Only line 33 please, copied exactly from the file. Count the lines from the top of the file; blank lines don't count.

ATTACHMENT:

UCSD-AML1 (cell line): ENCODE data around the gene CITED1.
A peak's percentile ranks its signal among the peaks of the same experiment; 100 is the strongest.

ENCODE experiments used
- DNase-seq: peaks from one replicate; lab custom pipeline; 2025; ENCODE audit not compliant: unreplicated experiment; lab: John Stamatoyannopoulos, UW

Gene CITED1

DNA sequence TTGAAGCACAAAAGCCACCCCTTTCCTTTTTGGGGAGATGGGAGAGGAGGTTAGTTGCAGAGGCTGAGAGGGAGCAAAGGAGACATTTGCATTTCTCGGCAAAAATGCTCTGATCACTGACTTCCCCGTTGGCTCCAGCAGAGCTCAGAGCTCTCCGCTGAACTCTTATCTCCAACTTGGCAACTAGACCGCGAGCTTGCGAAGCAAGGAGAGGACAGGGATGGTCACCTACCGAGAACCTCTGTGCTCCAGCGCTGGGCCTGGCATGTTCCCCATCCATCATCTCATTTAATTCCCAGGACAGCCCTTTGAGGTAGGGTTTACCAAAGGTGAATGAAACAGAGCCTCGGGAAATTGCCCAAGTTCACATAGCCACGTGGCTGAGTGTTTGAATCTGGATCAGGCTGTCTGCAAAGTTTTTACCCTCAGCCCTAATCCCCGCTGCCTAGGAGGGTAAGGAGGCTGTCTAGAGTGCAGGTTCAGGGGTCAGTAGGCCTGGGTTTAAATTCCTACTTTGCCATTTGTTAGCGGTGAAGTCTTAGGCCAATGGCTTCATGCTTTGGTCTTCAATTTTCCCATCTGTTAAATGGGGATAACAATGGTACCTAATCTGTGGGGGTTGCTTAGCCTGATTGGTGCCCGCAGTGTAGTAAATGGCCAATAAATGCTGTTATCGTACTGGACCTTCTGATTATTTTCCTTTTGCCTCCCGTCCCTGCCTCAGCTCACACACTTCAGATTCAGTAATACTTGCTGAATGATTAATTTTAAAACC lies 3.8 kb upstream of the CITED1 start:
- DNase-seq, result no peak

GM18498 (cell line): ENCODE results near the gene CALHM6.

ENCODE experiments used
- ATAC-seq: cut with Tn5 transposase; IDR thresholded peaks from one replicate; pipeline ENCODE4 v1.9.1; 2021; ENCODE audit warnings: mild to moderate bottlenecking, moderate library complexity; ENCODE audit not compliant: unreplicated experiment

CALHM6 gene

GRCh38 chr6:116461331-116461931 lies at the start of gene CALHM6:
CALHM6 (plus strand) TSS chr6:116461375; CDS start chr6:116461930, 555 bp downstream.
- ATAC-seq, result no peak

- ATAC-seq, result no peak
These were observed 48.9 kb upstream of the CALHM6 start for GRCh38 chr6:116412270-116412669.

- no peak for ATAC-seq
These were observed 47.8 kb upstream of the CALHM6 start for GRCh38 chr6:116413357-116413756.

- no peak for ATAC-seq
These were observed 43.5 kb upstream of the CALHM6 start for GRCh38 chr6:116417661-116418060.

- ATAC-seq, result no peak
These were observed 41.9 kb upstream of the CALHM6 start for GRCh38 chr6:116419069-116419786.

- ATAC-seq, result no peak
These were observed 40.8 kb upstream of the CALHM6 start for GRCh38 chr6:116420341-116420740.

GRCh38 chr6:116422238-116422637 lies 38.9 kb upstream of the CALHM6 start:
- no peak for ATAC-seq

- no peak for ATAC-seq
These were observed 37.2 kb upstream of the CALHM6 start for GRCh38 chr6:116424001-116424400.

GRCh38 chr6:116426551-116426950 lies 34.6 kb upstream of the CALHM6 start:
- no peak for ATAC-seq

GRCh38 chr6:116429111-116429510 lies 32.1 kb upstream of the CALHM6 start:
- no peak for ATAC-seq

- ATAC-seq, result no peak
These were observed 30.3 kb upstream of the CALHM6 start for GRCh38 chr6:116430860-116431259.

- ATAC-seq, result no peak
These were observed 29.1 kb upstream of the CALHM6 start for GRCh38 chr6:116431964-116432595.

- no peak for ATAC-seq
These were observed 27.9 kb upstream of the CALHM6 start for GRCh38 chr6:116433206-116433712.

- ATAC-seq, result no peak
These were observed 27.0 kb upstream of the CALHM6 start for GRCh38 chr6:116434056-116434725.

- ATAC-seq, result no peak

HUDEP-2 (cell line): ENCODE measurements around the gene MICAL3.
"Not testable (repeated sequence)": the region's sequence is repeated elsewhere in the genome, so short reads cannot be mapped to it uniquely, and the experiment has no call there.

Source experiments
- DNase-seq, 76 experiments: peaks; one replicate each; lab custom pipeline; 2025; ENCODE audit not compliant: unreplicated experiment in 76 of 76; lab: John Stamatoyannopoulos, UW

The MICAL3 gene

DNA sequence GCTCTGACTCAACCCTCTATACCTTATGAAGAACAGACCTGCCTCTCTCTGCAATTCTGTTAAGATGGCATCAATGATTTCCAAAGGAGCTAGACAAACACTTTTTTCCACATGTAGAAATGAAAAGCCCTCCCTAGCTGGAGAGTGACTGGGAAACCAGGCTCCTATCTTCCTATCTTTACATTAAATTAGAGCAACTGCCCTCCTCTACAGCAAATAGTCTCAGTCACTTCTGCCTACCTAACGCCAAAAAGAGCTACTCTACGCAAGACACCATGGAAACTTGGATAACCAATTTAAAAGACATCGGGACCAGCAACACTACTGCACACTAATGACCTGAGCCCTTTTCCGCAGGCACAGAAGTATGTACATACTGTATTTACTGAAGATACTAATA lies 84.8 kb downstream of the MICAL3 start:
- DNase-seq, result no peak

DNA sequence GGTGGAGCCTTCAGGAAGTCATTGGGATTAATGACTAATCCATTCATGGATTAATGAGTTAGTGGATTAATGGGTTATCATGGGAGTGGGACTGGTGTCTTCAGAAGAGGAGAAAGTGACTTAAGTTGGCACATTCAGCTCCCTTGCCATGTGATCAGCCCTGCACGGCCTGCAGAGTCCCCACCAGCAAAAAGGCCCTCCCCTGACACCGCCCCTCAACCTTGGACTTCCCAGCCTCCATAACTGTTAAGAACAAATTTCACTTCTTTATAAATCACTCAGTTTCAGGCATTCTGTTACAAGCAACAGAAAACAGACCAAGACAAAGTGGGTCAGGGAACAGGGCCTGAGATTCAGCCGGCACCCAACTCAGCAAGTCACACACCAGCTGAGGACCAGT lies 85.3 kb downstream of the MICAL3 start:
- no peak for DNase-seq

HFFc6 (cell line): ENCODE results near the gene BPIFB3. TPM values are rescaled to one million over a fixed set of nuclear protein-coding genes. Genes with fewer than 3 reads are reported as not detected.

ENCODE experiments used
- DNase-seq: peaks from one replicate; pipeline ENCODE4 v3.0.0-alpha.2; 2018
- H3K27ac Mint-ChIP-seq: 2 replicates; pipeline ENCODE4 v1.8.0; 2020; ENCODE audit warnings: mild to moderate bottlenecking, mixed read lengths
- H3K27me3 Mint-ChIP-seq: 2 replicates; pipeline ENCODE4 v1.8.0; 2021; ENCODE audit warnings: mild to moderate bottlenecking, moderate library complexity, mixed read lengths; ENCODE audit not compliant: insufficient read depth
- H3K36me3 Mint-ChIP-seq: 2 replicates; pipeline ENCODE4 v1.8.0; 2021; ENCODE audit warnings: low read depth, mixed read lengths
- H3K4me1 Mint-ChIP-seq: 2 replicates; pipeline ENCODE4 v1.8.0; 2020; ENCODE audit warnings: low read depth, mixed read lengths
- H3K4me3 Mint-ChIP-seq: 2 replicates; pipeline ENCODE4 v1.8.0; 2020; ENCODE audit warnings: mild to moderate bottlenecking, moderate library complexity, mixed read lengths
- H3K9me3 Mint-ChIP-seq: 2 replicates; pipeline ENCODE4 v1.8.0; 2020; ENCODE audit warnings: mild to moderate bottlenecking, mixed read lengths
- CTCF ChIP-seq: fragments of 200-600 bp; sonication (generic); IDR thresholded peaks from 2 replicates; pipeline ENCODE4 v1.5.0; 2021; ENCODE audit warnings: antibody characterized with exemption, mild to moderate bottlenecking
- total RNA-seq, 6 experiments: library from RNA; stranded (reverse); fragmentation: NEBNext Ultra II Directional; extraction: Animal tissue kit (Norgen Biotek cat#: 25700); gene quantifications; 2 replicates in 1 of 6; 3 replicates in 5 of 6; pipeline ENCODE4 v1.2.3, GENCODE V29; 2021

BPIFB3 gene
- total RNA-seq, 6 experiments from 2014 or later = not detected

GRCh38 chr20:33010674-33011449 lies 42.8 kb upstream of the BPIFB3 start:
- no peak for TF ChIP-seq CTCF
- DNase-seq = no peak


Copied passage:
- ATAC-seq, result no peak